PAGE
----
Secretary Pompeo will travel to Angola February 16-17 to meet with government officials, civil society representatives, and the business community to promote increased trade and investment, highlight U.S. support for Angolan political and economic reforms, and emphasize U.S. support for the Angolan people. The Secretary will also meet with women entrepreneurs and highlight PEPFAR-funded programs designed to reduce mother-to-child HIV transmission.
THE U.S. REAFFIRMS ITS COMMITMENT TO ANGOLA AND THE ANGOLAN PEOPLE AS THEY WORK TO FIGHT CORRUPTION AND PROMOTE DEMOCRACY
More than a quarter-century after the establishment of U.S.-Angolan diplomatic relations, the U.S. commitment to Angola is strong, based on shared values, mutual support for regional peace and stability, and growing bilateral economic opportunities.
In September 2017, Angola marked a milestone in its transition to democracy by electing its first new president in 38 years. The United States supports President Lourenço's commitment to fight corruption and enact economic and political reforms.
The U.S. supports Angola's anticorruption fight through a number of initiatives, including a program the U.S. Department of the Treasury launched in March 2019 to improve Angola's capacity to implement its anti-money laundering and countering the financing of terrorism (AML/CFT) regime.
In fiscal year 2019, the United States invested nearly $34 million in Angola to support life-saving health programs to combat malaria, polio, and HIV/AIDS. With assistance from the President's Malaria Initiative, malaria deaths have decreased by over half over the past three years.
U.S. exchange programs have helped create more than 900 new Angolan leaders. Nearly 300 Angolan alumni have graduated from the Young African Leaders Initiative's (YALI) Mandela Washington Fellowship and Regional Leadership Centers, and the digital YALI Network boasts 10,000 Angolan members.
The United States provides technical assistance and training to, among others, the Investigative Police, the Ministry of the Environment, the Ministry of the Interior, the Attorney General's Office, and the Institute for Biodiversity and Conservation to combat illegal poaching and wildlife trafficking in Angola; partners with local NGOs to enhance community engagement in combating wildlife crime; and coordinates with critical transboundary land and water resource governance authorities.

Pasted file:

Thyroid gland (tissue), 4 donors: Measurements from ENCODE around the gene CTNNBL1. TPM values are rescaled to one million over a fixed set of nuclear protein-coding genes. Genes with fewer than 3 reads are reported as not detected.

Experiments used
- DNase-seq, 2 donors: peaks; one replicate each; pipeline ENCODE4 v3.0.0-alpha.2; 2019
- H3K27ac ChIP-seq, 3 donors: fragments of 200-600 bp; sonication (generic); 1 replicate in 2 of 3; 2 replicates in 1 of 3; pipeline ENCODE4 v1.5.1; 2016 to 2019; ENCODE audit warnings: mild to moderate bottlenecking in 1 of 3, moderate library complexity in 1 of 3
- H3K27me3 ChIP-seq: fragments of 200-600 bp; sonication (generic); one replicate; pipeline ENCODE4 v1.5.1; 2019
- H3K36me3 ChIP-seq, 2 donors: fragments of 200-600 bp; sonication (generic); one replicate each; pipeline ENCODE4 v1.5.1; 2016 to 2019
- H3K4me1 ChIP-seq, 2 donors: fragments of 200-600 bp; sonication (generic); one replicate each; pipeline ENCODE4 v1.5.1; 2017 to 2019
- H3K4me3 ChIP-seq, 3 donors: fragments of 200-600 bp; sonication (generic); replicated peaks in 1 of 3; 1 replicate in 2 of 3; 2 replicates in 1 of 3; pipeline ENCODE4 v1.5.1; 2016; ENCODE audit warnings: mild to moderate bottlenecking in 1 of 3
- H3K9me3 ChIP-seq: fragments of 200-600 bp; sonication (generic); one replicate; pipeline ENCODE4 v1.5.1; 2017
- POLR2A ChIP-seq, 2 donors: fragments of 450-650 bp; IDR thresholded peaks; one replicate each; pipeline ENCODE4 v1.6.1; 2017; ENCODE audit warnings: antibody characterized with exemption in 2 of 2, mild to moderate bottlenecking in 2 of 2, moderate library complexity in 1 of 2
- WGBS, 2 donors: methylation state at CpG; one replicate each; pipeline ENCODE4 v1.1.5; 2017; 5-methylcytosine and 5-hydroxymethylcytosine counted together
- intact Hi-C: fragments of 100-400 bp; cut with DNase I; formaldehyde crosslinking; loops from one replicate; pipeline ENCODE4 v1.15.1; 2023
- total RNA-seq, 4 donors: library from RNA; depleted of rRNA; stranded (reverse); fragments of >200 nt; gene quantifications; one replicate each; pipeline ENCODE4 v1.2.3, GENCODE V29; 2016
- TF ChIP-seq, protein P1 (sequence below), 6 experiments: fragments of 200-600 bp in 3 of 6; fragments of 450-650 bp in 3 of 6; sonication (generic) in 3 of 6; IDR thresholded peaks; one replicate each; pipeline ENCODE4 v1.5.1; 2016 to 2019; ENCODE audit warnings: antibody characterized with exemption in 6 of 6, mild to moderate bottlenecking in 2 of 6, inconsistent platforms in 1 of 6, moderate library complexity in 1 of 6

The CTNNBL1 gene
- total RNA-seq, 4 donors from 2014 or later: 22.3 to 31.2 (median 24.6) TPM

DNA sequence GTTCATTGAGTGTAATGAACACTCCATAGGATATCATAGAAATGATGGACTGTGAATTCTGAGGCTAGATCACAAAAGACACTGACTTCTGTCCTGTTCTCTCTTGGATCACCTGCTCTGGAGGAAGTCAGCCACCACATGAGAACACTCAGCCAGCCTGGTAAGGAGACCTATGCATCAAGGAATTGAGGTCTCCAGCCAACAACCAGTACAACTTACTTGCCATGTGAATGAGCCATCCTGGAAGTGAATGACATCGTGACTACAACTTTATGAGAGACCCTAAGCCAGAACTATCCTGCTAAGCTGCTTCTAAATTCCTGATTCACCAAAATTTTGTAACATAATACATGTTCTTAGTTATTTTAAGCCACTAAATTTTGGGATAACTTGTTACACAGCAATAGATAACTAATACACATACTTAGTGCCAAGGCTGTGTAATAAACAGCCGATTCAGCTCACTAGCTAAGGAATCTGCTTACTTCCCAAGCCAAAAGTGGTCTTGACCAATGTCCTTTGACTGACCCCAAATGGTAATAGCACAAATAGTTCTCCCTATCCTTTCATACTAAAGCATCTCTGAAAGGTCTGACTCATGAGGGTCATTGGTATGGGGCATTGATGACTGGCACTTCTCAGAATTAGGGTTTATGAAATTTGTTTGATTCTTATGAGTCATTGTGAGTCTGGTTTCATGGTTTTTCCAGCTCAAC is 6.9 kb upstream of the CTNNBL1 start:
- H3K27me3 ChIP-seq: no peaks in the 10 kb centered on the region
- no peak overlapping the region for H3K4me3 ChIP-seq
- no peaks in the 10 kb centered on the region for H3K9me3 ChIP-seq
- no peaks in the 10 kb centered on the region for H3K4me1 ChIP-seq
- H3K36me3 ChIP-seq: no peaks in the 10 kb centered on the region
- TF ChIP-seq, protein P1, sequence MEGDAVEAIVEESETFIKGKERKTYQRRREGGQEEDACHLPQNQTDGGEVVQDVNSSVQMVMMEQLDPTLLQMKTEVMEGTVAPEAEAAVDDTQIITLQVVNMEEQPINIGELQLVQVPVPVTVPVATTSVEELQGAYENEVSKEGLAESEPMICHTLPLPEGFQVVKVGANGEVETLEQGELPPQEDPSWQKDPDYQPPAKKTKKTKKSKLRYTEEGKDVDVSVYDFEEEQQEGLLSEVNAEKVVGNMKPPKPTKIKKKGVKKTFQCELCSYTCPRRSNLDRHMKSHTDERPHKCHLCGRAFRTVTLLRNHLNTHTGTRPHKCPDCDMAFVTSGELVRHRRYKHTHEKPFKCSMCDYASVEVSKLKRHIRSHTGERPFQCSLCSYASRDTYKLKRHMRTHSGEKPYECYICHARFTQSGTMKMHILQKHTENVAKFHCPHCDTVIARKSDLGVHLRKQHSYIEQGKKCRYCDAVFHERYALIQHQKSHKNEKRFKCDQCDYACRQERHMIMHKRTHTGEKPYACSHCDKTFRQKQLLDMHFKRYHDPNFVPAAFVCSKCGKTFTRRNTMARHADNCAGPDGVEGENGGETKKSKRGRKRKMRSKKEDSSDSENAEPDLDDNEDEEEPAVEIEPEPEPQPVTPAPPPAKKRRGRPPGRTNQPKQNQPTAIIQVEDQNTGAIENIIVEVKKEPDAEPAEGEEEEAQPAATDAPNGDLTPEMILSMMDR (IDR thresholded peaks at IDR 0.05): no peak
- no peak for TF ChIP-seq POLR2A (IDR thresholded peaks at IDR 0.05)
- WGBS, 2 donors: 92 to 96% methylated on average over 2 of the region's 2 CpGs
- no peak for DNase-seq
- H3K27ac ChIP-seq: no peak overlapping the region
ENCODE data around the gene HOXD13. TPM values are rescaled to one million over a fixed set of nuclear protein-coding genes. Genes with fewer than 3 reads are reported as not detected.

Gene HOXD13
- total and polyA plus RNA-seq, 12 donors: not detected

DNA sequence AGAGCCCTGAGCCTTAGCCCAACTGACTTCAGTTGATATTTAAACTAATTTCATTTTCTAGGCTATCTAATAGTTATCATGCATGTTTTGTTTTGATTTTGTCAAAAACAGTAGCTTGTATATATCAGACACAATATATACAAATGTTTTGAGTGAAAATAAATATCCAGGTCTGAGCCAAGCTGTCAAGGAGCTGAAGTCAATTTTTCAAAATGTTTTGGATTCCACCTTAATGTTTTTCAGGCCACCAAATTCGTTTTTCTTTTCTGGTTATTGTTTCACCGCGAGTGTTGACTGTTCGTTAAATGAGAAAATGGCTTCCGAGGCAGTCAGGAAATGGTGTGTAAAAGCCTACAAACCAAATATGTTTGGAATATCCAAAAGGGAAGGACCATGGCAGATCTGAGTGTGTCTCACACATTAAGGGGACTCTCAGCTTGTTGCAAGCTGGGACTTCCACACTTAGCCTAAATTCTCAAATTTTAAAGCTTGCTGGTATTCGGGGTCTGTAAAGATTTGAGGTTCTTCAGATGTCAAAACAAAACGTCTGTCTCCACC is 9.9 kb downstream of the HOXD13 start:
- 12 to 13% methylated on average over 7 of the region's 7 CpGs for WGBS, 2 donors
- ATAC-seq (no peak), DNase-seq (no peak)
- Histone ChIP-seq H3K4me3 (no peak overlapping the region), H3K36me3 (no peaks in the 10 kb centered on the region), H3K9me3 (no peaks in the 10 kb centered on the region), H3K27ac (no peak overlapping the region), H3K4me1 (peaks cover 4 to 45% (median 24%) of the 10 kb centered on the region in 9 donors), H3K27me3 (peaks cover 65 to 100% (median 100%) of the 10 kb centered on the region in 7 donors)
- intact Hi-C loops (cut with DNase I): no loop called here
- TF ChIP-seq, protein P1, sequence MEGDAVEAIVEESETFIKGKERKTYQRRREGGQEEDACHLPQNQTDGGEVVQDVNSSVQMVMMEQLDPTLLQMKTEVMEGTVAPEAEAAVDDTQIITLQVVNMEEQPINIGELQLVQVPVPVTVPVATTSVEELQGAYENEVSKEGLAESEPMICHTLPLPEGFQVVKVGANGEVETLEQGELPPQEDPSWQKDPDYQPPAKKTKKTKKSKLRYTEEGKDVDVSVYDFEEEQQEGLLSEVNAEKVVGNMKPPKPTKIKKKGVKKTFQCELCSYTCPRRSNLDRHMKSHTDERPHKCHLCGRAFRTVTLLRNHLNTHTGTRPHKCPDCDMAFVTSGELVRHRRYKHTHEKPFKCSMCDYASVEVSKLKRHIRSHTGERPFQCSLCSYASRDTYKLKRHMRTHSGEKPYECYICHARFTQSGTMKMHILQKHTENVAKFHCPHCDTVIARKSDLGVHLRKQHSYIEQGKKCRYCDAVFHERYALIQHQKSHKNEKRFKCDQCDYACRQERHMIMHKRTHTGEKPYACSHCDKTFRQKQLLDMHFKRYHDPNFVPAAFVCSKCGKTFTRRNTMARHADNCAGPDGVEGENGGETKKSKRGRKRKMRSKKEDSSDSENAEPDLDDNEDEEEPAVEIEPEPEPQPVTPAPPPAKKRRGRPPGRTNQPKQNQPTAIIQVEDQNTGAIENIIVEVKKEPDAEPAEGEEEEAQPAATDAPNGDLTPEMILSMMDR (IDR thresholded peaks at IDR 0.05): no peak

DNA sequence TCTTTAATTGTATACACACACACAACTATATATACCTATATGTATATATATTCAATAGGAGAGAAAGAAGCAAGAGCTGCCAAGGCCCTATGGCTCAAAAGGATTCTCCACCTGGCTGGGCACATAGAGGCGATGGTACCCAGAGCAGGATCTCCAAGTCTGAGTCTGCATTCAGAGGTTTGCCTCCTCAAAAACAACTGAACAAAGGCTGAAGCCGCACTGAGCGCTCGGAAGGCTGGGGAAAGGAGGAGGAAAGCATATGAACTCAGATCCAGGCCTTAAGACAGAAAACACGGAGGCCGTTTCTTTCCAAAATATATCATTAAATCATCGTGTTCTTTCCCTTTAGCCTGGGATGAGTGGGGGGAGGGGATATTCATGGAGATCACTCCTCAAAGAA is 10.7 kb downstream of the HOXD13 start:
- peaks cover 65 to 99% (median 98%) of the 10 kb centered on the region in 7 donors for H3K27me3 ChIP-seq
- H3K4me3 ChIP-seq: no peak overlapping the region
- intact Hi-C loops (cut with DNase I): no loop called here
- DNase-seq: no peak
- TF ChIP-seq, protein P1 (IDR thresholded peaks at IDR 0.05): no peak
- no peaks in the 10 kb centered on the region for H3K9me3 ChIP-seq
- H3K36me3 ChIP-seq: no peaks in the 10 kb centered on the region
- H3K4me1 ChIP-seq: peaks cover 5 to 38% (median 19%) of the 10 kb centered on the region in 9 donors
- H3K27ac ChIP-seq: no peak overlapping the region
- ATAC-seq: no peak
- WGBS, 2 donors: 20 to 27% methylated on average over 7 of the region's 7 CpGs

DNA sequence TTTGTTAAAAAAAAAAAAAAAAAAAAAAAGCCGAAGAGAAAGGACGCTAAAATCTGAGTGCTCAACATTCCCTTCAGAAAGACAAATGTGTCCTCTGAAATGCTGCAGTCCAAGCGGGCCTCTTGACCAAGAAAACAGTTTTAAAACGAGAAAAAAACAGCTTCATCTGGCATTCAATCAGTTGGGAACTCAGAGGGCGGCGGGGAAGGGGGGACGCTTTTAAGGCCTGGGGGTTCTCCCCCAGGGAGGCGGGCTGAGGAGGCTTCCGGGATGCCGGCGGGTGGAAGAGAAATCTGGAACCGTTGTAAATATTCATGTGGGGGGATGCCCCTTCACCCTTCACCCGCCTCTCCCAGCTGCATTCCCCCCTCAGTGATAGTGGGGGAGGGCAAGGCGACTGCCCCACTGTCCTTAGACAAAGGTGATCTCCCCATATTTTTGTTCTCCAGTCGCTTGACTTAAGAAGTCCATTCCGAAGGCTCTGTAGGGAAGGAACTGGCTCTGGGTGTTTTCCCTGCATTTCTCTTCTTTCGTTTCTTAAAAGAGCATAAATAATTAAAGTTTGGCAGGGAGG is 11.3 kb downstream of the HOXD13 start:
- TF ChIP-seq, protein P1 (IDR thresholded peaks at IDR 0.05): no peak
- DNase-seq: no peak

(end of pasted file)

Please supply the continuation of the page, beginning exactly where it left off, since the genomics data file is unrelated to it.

THE U.S. AND ANGOLA WORK TOGETHER TO PROMOTE REGIONAL PEACE AND SECURITY
Angola is a key partner to promote peace and stability in central and southern Africa. Earlier this month, President Lourenço hosted a quadripartite summit with his counterparts from Uganda, Rwanda, and the Democratic Republic of the Congo to reduce tensions in the Great Lakes Region. In 2017, Angola deployed peacekeeping forces to the Southern African Development Community's stabilization mission in Lesotho.
The U.S. Department of Defense has improved its relationship with Angola's security institutions since the signing of a 2017 Memorandum of Understanding with the Angolan Ministry of Defense, focusing on improving Angolan maritime security, medical readiness and healthcare management programs, English language training, professional military education, and other technical training.
In July 2019, the United States and Angola signed a Memorandum of Understanding on Security and Public Order that has facilitated law enforcement cooperation, opened new avenues for training, and accelerated information sharing between the U.S. Departments of State and Justice and the Angolan State Security and Information Service (Angola's Intelligence Service) as well as the Ministry of the Interior, which includes the Angolan National Police.
Since 1995, the United States has contributed more than $134 million for humanitarian demining and munitions destruction, clearing more than 26,000 landmines and 46,900 pieces of unexploded ordnance.
PROMOTING EFFORTS TO INCREASE BILATERAL TRADE AND INVESTMENT
U.S. companies have significant investments in Angola, particularly in the energy sector. GE, ExxonMobil, Halliburton, Baker Hughes, Caterpillar, Chevron, Cummins, TechnipFMC and Tidewater are all represented in the country.
In 2019, a Chevron-led consortium announced plans to invest more than $2 billion to explore new offshore natural gas fields and increase gas production in existing fields, thanks largely to the Angolan government's economic reforms and efforts to attract investment.
In addition to the U.S. oil and gas companies, U.S. food service firms and franchises have made major investments in Angola, supporting the development of local supply chains.
The Export-Import Bank of the United States (EXIM) signed a Memorandum of Understanding with Angola in April 2019 to explore guarantees of up to $4 billion to support U.S. exports to Angola.
The Government of Angola recognizes the importance of addressing concerns about corruption and enhancing the business environment. Angola's improved anti-corruption efforts are reflected in its 19-place improvement in its ranking in the 2019 Transparency International Corruption Perceptions Index.